Airport Restaurant & Retail Association

Tackling the MAG model and concessionaire costs (II)

#Fact 1: The current MAG model is unsustainable

“The model creates extraordinary, unnecessary risk for operators and does not achieve intended goals” – Airport Restaurant & Retail Association

ARRA notes that a lack of flexibility in Minimum Guarantees subjects concession businesses to “extraordinary, disproportionate risk”, despite having no control over a key factor of their revenue stream—the number of potential customers. MAGs have historically contemplated only a small fluctuation in passenger volume over the course of a year but no plan exists traditionally for “dramatic, immediate, and/or prolonged loss of passengers”. ARRA says that it recognises airports also have little control over the number of passengers and are subject to similar risk. However, in many instances, airports also enjoy a ‘backstop’ concessionaires do not: airline funding guarantees. In the political arena, both airports and airlines enjoy a ‘too big to fail’ status that affords each an effective government guarantee, it adds.

During volatile periods, tenants cannot pay rent that has no relation to passenger traffic says ARRA (Denver Airport pictured)

The white paper argues that the MAG model does not achieve its core goals of maximising sales, offering a way to compare competitive [bid] proposals or supporting airport bond financing. ARRA recommends that during periods of volatility, concessionaires cannot pay rent that is disproportionate to passenger volume. ARRA proposes adjustments to the MAG model which “address these deficiencies, protects against dramatic fluctuations in traffic, and ensures concessions operators can nimbly respond to market changes. “Our recommendations would allow for time-sensitive and efficient adjustments which move away from the fixed rent approach of the past to a variable rent structure and more equitable distribution of risk. Variable rent would return the MAG model to one that connects revenue to the airport to actual enplaned passengers at any point in time. With flexibility to respond to market changes, this would reduce revenue disruption to our airport partners.”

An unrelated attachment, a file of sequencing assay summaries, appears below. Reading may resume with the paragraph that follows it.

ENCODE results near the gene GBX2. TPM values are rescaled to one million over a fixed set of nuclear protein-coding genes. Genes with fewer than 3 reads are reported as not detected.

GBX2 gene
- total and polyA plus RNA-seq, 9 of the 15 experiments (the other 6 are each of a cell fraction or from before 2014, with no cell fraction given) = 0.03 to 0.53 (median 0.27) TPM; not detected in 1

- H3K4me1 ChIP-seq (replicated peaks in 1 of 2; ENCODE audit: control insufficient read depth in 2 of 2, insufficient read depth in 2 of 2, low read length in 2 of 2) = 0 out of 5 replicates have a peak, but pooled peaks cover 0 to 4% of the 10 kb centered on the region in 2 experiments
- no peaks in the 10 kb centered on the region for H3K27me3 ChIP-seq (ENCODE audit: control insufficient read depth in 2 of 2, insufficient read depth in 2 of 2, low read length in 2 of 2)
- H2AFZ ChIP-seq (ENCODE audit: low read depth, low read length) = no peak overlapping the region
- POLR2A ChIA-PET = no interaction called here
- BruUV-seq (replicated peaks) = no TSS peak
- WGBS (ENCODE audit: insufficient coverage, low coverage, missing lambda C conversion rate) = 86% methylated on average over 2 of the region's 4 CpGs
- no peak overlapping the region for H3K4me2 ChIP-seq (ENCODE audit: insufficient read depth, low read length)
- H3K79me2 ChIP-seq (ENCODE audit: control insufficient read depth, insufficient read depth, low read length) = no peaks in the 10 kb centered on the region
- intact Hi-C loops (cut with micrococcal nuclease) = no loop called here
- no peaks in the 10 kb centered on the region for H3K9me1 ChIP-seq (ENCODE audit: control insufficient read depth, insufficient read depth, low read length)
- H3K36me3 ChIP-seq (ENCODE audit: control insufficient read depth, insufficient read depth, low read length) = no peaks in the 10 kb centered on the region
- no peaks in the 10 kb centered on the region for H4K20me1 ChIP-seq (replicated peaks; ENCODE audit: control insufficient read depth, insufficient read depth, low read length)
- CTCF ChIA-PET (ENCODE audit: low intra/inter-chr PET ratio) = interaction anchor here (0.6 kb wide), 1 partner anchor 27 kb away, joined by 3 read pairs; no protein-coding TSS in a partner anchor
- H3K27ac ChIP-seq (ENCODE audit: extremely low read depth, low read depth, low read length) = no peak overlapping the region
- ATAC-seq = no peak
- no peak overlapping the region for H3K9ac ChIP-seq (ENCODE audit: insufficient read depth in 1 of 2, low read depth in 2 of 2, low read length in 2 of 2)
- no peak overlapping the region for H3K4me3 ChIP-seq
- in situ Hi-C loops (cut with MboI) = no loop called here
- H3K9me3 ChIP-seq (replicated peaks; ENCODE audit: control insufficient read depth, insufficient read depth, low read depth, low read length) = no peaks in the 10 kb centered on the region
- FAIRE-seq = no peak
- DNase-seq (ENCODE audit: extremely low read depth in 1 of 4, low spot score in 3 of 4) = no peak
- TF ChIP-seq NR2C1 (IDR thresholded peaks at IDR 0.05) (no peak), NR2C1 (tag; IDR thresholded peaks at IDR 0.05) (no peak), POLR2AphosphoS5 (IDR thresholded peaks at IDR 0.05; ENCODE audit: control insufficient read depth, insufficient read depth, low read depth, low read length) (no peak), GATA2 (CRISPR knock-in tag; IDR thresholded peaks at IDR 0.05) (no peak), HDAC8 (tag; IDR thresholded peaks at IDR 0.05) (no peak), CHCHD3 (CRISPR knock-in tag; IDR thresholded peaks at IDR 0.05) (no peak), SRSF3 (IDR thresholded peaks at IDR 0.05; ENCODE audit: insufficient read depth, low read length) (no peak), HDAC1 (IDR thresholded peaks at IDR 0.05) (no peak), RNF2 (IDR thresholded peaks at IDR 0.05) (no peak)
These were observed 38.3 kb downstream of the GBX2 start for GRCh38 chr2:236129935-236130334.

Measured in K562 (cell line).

US Airport operating revenue sources 2019

Source: FAA CATS Report 127 for all commercial service airports

ARRA board members discussed the challenges for the concessions business during the Summit of the Americas, co-organised by The Moodie Davitt Report, ASUTIL and IAADFS

ARRA’s recommendations for short-term survival:

  • Continue MAG waivers until zone/terminal enplanements reach at least 85% of 2019 levels.
  • Apply federal relief funds to enhance and extend MAG waivers.
  • Suspend or reduce Common Area Maintenance (CAM), marketing, utility, and other incidental expenses proportionate to the decrease enplanements.
  • Include new variable MAG model in all future RFPs.

Recommendations for long-term prosperity:

  • Variable MAG that adjusts with terminal (zone where applicable) enplanement levels vs. prior year or base year. No MAG floors.
  • Suspend MAG once zone enplanements decline by 20% for two consecutive months.
  • Include new variable MAG model in all future RFPs.

The Moodie Davitt eZine Issue 297 | 21 June 2021

The Moodie Davitt eZine is published 15 times per year by The Moodie Davitt Report (Moodie International Ltd). © All material is copyright and cannot be reproduced without the permission of the Publisher. To find out more visit and to subscribe, please e-mail

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